Field trip forms and speech therapy appointments. Wash the ballet tights before Tuesday, and sign the reading log on the first of the month. Make time for grading the essays that come in next week, and respond to that email that’s been sitting too long in the inbox. Make dinner, wash the dishes. Listen to the news, turn it off. Read about Washington, feel sick, turn it off.

I’m getting good at compartmentalizing, and I’m not sure if this is a good thing or not. A coping mechanism perhaps. Come Friday evening, I turn it all off. I push it away beneath where it can bother me, and I try to recenter in the best ways I know how. But sometimes it’s hard to turn off the frenzy.

It’s weird how life can hand you good and bad at the same time, isn’t it? I have these moments that are so perfect and so sweet in their passing speed, never to happen again in that same way. But I have a thousand worries at the same time. And it used to feel heavy enough when those worries were only what was in my own home, but the weight of national politics is throwing me off center in a way I didn’t expect.

One thing at a time. Inhale, exhale. Repeat.

Jude lost a tooth at school today. It fell out as he was eating lunch, and then it fell on the ground later and he couldn’t find it. This happened last year, too. Last time his teacher wrote a tiny note on a Post-It explaining to the Tooth Fairy what happened. Today, as we exited the school parking lot and he explained it to me, he insisted the Tooth Fairy surely won’t believe him since it’s now happened twice. I assured him she likely would, and when we got home, he found the school nurse’s hall pass in his backpack explaining he was in the clinic at precisely 11:35am to deal with a lost tooth.

He scribbled on the back of the nurse’s note with his first grade spelling, “Tooth Fairy – I lost my tooth dubble times. Sorry. But this note prooves it.” He slipped it under his pillow tonight, hoping for the best. He’s sleeping soundly as  I type this, and I just tiptoed in his room to exchange the note for a few dollar bills.

Lately, that’s all I feel like I can do, too. Scribble a note and hope it will work. Say a prayer and hope for the best. Smile at a stranger. Help a student with a little extra understanding and patience. Play with my kids and ignore the growing clutter on the kitchen counter. Write when I can, which is not as often as I’d like these days. Try something new every now and then. Quit waiting on the other shoe to drop and just enjoy what’s here now, in spite of all my questions.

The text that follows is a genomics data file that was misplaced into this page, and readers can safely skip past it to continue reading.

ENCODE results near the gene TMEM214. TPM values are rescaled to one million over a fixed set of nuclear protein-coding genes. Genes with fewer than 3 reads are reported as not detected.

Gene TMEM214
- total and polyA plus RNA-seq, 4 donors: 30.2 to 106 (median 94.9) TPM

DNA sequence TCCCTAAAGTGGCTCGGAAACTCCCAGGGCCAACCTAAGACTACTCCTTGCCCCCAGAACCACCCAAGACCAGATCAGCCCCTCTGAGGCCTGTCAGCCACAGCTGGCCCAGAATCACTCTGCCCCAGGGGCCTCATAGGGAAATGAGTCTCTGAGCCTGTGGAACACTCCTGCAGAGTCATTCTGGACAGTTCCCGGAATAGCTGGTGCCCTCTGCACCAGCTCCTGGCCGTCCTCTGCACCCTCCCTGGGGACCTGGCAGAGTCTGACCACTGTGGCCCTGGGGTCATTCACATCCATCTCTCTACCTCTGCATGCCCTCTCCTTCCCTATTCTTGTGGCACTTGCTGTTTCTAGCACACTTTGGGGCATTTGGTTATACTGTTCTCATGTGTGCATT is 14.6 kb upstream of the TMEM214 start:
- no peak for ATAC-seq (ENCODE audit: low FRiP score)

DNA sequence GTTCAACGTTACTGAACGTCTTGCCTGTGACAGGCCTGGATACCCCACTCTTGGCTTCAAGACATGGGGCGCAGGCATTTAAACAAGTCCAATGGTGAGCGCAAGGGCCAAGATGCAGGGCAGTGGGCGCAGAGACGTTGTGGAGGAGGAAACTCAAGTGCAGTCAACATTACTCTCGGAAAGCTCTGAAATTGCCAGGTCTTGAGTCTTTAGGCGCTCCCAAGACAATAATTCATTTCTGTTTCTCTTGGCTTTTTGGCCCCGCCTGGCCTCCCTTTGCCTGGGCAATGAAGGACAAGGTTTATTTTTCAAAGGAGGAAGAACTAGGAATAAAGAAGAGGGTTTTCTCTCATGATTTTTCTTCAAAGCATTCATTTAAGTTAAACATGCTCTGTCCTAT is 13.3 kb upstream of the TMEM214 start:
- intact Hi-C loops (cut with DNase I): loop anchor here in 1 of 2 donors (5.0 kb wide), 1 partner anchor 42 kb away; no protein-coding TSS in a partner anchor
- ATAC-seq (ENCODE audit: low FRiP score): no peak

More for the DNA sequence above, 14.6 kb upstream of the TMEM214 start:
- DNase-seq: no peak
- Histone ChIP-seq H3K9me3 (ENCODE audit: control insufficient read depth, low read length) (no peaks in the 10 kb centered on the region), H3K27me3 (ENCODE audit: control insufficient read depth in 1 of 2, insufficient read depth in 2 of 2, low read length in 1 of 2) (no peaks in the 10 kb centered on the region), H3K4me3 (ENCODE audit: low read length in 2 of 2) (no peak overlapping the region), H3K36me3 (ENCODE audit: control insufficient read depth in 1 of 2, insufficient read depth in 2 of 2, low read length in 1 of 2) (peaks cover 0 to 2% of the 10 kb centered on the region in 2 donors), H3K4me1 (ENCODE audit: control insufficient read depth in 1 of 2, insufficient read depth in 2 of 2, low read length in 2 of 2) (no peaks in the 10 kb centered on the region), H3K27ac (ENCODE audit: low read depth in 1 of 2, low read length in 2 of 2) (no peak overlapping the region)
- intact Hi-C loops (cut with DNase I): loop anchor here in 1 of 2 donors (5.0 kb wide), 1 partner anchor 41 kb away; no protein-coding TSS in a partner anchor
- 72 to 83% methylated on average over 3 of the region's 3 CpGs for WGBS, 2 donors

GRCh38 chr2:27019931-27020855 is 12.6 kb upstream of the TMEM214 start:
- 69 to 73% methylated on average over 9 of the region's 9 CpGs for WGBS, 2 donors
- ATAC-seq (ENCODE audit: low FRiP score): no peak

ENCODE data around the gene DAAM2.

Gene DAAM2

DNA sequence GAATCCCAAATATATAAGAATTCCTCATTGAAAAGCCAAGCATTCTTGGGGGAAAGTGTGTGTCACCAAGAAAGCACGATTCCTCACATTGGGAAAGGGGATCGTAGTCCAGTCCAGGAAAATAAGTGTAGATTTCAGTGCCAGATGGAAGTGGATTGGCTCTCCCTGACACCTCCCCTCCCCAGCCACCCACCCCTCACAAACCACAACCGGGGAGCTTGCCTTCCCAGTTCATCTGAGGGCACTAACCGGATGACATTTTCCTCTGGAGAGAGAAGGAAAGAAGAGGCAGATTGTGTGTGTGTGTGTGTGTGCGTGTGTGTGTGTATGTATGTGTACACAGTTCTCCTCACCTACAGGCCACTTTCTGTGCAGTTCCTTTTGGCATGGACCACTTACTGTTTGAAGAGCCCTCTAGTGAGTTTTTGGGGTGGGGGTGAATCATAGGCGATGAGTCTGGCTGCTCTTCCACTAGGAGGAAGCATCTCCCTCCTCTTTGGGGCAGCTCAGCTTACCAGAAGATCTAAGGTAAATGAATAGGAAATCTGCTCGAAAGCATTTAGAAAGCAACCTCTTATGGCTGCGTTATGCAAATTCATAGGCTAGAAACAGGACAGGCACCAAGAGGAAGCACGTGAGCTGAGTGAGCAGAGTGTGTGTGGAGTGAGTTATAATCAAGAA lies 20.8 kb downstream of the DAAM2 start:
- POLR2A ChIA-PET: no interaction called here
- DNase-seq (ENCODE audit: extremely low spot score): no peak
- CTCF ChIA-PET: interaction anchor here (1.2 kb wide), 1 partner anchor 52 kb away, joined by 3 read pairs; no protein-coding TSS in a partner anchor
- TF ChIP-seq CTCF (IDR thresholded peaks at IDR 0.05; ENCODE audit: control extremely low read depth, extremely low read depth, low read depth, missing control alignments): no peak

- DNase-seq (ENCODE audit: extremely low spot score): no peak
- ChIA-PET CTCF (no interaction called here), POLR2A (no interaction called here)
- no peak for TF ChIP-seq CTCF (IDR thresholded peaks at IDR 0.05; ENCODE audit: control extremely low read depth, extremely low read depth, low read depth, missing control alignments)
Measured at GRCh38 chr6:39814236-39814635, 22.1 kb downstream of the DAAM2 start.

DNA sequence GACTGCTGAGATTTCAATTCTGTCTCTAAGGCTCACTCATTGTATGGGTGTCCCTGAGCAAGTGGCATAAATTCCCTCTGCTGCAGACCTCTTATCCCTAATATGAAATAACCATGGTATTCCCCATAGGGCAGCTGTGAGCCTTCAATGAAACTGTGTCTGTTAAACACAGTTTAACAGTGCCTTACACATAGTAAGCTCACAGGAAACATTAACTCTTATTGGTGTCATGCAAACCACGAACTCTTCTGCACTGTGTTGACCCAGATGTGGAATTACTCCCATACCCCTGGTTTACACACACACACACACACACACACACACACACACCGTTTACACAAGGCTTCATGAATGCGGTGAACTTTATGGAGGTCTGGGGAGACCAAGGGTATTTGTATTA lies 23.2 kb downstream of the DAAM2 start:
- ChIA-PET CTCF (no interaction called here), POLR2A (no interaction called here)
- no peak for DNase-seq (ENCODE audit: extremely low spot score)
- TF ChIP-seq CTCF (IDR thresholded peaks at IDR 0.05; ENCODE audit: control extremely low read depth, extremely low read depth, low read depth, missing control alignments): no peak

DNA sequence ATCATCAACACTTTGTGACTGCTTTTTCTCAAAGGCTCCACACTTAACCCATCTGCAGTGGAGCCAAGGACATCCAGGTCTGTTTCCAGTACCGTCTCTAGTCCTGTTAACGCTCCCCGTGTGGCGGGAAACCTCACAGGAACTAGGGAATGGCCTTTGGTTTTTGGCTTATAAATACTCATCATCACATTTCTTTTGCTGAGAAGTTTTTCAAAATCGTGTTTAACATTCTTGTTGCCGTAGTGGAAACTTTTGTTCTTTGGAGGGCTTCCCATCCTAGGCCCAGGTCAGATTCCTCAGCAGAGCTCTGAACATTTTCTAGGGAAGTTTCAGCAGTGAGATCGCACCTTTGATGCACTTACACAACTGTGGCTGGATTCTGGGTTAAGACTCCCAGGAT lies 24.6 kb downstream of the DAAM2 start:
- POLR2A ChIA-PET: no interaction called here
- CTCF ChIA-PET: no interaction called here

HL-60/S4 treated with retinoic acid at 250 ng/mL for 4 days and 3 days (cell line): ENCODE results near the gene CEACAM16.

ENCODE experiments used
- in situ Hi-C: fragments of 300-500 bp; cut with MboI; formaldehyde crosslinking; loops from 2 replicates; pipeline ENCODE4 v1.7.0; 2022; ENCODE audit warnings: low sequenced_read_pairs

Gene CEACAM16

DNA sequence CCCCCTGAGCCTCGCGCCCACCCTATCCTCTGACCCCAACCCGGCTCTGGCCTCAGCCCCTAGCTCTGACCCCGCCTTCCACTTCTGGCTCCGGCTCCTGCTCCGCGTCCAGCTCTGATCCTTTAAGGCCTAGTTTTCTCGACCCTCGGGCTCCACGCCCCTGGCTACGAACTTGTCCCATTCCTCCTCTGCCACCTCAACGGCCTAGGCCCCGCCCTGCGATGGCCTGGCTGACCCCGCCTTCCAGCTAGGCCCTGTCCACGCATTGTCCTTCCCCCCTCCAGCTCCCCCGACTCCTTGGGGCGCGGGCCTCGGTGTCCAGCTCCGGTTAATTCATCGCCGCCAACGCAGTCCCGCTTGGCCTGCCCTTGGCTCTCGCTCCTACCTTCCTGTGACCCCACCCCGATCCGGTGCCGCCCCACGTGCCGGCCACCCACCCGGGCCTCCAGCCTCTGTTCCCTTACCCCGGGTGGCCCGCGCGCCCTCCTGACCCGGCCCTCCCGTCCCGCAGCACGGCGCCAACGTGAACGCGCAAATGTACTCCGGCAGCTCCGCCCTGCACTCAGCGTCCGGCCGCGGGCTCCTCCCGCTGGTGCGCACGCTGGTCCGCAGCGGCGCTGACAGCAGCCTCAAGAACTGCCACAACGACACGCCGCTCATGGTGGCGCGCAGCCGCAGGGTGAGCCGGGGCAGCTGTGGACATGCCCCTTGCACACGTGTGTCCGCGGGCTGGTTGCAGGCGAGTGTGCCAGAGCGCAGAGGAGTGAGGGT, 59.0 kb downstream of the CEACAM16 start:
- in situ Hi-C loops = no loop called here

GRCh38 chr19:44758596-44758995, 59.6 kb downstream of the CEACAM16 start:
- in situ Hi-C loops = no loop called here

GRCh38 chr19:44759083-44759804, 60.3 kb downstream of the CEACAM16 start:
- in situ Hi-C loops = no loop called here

An Instagram account I follow was commenting on activism today and reminded us that it’s a marathon, not a sprint. That’s true about all of it, isn’t it? I forget that a lot and try to sprint to whatever goal is within view, but I need to pace myself. This month, I’m giving into the ebb and flow of whatever is here right now. Sometimes that means I’m frenzied and barely hanging on in the busy pace of what has to be done. But sometimes I just sink in to find a comfortable spot to focus on and forget the rest, just for a minute. The good and the bad, the easy and the hard. It all comes eventually anyhow. Here and now is what I know.

Life and Randomness, single parenthood

stolen moments

Life is so incredibly busy these days. I already look at summer’s lazy pace and miss it so much. Everyday is full of things I need to do and things I don’t quite get finished. Planning for class and grading piles of papers. Putting out fires with overwhelmed students in conferences everyday. November is a rush in academics. … Then afternoons and evenings are a blur. Tuesday afternoon ballet. Wednesday speech therapy. Friday afternoon soccer practice. Saturday soccer games. It just never stops.